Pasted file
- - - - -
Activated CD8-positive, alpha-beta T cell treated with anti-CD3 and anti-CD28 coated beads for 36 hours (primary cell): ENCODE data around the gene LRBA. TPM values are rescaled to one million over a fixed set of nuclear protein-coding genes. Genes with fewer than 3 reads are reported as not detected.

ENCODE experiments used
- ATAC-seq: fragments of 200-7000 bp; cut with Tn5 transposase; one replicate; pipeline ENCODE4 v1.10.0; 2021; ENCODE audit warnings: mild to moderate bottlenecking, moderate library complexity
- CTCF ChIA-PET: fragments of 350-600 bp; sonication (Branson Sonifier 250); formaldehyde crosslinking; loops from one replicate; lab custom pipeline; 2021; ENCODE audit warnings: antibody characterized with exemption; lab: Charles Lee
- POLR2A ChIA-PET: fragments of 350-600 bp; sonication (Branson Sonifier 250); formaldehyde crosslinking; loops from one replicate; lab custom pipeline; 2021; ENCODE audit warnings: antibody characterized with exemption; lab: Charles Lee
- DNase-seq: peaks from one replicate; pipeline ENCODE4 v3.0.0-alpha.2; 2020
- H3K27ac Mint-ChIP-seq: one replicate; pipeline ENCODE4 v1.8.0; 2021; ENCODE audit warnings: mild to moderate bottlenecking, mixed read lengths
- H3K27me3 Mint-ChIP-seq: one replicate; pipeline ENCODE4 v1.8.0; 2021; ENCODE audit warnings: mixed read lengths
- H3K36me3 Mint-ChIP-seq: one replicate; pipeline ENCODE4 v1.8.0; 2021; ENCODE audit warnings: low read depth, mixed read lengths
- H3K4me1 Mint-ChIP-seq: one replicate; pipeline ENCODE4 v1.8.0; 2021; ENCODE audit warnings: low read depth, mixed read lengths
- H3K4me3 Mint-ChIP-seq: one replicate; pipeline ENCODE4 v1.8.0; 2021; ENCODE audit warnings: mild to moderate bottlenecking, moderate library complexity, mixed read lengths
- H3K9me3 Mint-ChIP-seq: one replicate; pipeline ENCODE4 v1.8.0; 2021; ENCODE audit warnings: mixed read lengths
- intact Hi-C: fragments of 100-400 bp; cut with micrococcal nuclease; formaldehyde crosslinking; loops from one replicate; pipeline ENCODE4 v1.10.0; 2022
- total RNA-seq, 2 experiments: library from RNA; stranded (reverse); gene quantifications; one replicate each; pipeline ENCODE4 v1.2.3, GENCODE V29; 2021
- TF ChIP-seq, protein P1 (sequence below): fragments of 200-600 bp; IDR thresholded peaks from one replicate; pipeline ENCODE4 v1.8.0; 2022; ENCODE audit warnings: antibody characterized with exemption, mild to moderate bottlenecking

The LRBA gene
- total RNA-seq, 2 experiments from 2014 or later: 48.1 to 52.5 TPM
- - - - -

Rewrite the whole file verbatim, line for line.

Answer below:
Activated CD8-positive, alpha-beta T cell treated with anti-CD3 and anti-CD28 coated beads for 36 hours (primary cell): ENCODE data around the gene LRBA. TPM values are rescaled to one million over a fixed set of nuclear protein-coding genes. Genes with fewer than 3 reads are reported as not detected.

ENCODE experiments used
- ATAC-seq: fragments of 200-7000 bp; cut with Tn5 transposase; one replicate; pipeline ENCODE4 v1.10.0; 2021; ENCODE audit warnings: mild to moderate bottlenecking, moderate library complexity
- CTCF ChIA-PET: fragments of 350-600 bp; sonication (Branson Sonifier 250); formaldehyde crosslinking; loops from one replicate; lab custom pipeline; 2021; ENCODE audit warnings: antibody characterized with exemption; lab: Charles Lee
- POLR2A ChIA-PET: fragments of 350-600 bp; sonication (Branson Sonifier 250); formaldehyde crosslinking; loops from one replicate; lab custom pipeline; 2021; ENCODE audit warnings: antibody characterized with exemption; lab: Charles Lee
- DNase-seq: peaks from one replicate; pipeline ENCODE4 v3.0.0-alpha.2; 2020
- H3K27ac Mint-ChIP-seq: one replicate; pipeline ENCODE4 v1.8.0; 2021; ENCODE audit warnings: mild to moderate bottlenecking, mixed read lengths
- H3K27me3 Mint-ChIP-seq: one replicate; pipeline ENCODE4 v1.8.0; 2021; ENCODE audit warnings: mixed read lengths
- H3K36me3 Mint-ChIP-seq: one replicate; pipeline ENCODE4 v1.8.0; 2021; ENCODE audit warnings: low read depth, mixed read lengths
- H3K4me1 Mint-ChIP-seq: one replicate; pipeline ENCODE4 v1.8.0; 2021; ENCODE audit warnings: low read depth, mixed read lengths
- H3K4me3 Mint-ChIP-seq: one replicate; pipeline ENCODE4 v1.8.0; 2021; ENCODE audit warnings: mild to moderate bottlenecking, moderate library complexity, mixed read lengths
- H3K9me3 Mint-ChIP-seq: one replicate; pipeline ENCODE4 v1.8.0; 2021; ENCODE audit warnings: mixed read lengths
- intact Hi-C: fragments of 100-400 bp; cut with micrococcal nuclease; formaldehyde crosslinking; loops from one replicate; pipeline ENCODE4 v1.10.0; 2022
- total RNA-seq, 2 experiments: library from RNA; stranded (reverse); gene quantifications; one replicate each; pipeline ENCODE4 v1.2.3, GENCODE V29; 2021
- TF ChIP-seq, protein P1 (sequence below): fragments of 200-600 bp; IDR thresholded peaks from one replicate; pipeline ENCODE4 v1.8.0; 2022; ENCODE audit warnings: antibody characterized with exemption, mild to moderate bottlenecking

The LRBA gene
- total RNA-seq, 2 experiments from 2014 or later: 48.1 to 52.5 TPM